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Chapter 53 — The One-Armed Maiden, page 3

Chapter 53 — The One-Armed Maiden, page 3 published on No Comments on Chapter 53 — The One-Armed Maiden, page 3

Hello, horror tropes!

Fox and Hummingbird here are using the same character designs as Nick’s succubi in my unfinished graphic novel Oscar’s Kitchen. But they’re not demons. Just scary teenagers.

Chapter 53 — The One-Armed Maiden

Chapter 53 — The One-Armed Maiden published on No Comments on Chapter 53 — The One-Armed Maiden

Okay! Here we go! My first big set piece of my return. My favorite parts of SCB have always been the short, self-contained, action packed sequences like this one — Hooping, Famous Red Raincoat, Road. Look ’em up in the contents, I can’t be arsed.

This chapter is named for a common type of fairy tale about a female protagonist with at least one damaged arm. They also have such names as “The Girl Without Hands”, “The Girl with the Chopped-off Hands” and “Mad Max: Fury Road”.  Actually the real folk tales start with a horrific act of violence, and end with a wonderful miracle, but tend to degenerate into a flurry of letter writing in the middle. This chapter (and Fury Road, which I swear I had not seen when I started this) is more of a arm-impaired female protagonist grafted onto a more conventional Hero’s Journey. I was actually pretty stoked when I watched Fury Road and saw them using some of the same mythic elements I was. Yoshimi was pretty blown away by Imperator Furiosa.

Oh, but Y’s arm will not be chopped off during this story. It’s just broken. So you don’t worry.


Progressive Christianity and Comics

Progressive Christianity and Comics published on 15 Comments on Progressive Christianity and Comics

This post kind of metastasized. I’m frustrated about the lack of other progressive Christians in comics which lead me to ask: what the hell do I believe, anyway?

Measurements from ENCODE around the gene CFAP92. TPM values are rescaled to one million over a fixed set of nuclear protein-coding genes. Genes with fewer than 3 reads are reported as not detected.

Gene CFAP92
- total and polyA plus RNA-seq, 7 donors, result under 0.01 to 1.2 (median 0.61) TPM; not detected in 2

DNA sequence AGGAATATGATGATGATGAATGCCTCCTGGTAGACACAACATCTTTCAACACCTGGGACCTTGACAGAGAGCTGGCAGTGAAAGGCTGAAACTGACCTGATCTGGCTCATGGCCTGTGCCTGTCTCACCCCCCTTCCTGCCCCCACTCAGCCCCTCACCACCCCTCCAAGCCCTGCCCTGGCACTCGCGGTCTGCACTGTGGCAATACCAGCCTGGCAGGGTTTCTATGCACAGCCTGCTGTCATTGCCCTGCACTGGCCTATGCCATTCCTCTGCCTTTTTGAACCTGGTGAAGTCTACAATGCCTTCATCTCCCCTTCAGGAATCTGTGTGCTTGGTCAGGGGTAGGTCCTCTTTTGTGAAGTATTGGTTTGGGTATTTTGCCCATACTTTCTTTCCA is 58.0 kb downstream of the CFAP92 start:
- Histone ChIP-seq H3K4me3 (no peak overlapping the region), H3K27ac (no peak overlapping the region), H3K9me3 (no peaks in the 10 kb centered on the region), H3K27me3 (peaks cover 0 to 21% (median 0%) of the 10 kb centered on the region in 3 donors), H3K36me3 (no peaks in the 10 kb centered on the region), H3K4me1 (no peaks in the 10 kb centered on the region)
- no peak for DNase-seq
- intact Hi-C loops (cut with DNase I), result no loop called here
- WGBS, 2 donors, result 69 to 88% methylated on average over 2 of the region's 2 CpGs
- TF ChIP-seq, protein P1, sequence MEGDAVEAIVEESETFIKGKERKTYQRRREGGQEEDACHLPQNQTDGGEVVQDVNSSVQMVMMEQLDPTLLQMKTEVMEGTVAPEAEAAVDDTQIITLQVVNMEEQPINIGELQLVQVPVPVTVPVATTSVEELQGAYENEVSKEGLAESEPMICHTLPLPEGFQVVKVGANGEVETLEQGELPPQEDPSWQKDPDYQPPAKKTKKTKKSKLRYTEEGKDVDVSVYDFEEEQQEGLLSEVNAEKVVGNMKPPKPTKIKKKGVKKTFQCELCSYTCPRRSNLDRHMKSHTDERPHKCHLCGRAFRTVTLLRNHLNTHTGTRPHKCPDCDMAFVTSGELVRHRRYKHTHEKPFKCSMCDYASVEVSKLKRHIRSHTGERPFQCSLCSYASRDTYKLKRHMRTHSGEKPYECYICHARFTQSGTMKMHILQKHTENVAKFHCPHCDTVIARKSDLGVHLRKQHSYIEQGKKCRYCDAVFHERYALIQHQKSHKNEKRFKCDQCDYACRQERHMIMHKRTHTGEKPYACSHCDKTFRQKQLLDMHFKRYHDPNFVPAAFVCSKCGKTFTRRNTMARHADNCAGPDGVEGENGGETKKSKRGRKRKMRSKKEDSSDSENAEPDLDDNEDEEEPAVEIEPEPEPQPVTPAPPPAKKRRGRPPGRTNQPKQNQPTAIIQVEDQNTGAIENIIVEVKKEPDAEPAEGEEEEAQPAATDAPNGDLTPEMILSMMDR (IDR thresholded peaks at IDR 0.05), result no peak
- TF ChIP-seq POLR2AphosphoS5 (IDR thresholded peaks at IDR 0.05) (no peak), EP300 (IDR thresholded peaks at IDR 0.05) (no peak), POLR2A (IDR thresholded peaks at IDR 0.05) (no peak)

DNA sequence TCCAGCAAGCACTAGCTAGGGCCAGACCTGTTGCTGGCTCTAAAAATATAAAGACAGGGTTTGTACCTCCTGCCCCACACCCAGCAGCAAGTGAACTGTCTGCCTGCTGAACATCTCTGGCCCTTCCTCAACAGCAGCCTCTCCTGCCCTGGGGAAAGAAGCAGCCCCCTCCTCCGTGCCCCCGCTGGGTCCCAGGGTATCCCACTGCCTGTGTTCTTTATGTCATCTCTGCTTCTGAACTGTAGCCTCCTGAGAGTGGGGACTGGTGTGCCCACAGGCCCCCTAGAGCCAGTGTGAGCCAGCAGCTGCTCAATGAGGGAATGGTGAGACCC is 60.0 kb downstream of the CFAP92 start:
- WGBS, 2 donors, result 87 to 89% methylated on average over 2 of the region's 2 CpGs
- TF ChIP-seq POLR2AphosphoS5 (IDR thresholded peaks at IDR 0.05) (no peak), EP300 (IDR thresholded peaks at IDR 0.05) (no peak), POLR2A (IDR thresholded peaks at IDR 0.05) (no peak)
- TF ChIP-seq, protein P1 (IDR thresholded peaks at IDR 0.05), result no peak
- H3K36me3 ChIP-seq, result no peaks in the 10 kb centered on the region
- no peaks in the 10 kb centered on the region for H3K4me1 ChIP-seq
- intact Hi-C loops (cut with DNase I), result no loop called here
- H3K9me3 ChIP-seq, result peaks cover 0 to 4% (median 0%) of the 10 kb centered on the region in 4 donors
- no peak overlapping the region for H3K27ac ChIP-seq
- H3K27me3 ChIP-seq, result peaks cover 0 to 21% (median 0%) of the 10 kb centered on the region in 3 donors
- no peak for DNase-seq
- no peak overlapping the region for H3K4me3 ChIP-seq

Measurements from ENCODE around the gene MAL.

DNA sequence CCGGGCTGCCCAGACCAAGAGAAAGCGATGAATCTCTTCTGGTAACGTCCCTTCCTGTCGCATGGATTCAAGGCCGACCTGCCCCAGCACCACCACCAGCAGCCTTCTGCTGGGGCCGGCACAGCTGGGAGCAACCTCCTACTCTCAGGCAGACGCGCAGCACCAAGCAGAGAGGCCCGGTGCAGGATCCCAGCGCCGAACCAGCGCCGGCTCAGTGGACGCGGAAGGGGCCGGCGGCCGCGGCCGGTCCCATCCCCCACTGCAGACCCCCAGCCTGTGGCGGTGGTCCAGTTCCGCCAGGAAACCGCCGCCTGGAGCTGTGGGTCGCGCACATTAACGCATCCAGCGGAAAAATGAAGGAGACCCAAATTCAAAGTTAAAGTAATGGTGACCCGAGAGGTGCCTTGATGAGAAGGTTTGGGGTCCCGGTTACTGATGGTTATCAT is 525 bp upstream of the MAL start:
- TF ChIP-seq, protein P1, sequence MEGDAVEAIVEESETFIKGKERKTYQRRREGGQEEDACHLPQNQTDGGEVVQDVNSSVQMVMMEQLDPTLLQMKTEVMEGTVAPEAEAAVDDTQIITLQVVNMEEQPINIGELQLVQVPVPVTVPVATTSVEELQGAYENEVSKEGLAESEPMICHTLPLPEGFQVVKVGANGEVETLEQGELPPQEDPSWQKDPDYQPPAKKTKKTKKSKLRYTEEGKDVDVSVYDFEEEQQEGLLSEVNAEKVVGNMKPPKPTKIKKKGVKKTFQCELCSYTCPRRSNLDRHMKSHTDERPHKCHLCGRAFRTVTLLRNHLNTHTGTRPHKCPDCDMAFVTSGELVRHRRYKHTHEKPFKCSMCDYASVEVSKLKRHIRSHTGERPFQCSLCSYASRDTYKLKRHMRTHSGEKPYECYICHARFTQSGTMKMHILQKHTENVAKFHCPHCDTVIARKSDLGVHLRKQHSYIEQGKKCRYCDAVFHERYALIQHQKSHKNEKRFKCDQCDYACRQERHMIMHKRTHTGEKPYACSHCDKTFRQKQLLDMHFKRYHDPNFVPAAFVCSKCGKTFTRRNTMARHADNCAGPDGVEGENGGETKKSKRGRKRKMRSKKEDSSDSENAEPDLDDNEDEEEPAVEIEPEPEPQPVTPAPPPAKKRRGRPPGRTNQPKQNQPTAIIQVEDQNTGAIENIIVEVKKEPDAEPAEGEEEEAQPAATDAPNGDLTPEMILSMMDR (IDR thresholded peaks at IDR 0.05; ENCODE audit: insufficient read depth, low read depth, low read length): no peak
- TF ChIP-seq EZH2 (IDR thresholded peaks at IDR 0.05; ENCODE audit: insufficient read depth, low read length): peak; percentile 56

1.) I believe in a single God, composed of three persons. I just totally mangled the idea of the Trinity, which I completely do not understand, but I want to convey that I believe in it. After decades of wrestling with doubt about things that don’t really make much difference in real life, I’ve decided that I’m just going to believe all the standard Christian Supernatural stuff unless there’s a compelling scientific, political or moral reason to question it.

2.) I believe that God became a human being, in order to help us. He taught some very important things, and was executed for being a political agitator. He rose from the dead, like, 48 hours later. Tradition is 3 days, but that seems to mean “over the course of three days”, since he went down Friday Night and was back up by Sunday Morning.

I’ve had weekends like that.

3.) I believe that Jesus’ life, death and resurrection helps humans be closer to God. There are lots of theories about how this works. Some I hate — like, all forms of substitutionary atonement, especially penal substitution. Some, like moral influence theory, I like a bit better. I certainly couldn’t tell you which, if any of them, was actually true.

4.) I don’t really care about the afterlife. Getting to go to Heaven when you die seems to be the main point for most Christians. Myself, I find the idea of dying and waking up in another universe where stuff like this goes on utterly pants shittingly terrifying and I’d rather do anything else. Except go to Hell, which I imagine must be even worse.

Conversely, while I have what I consider an ordinate and rational fear of dying (which sounds scary and painful), the prospect of simply not existing any more doesn’t sound so bad. It’s not like I’m going to miss me when I’m gone.

And, of course, I would never dream of telling anybody what’s going to happen to them in the afterlife. You can’t know that stuff.

5.) I do, however, deeply crave the presence of God. Like, agonizingly. And I’m learning to listen for it, too. A couple of times I’ve had the presence of something vast and loving and definitely not me enter my head from outside, with lasting, even lifelong, repercussions. A lot of times I feel things that might be God, and might be my own intuition. It’s really hard to tell, and frankly I think I’m crazy, but my therapist and psychiatrist refuse to diagnose me as schizophrenic, so there you go.

I mean, perspective, too. If we take Philip K. Dick’s VALIS incident as, say, a 10, my strongest experience was maybe a 1. Certainly I’ve never written a word of Koine Greek. I can barely write English. But it’s still the kind of thing where I’d have to be really dismissive of some pretty profound experiences if I wanted to not believe in God.

6.) I believe the fundamental law of life and human behavior is compassion. I favor anything that promotes compassion, and oppose anything that promotes callousness and selfishness. I do consider the teachings of Christ especially, but not uniquely, effective in learning to live compassionately.

That’s it, I think. I might write more about how that relates to my art later, but maybe not. Words (at least the ones written outside of dialogue bubbles) are hard.

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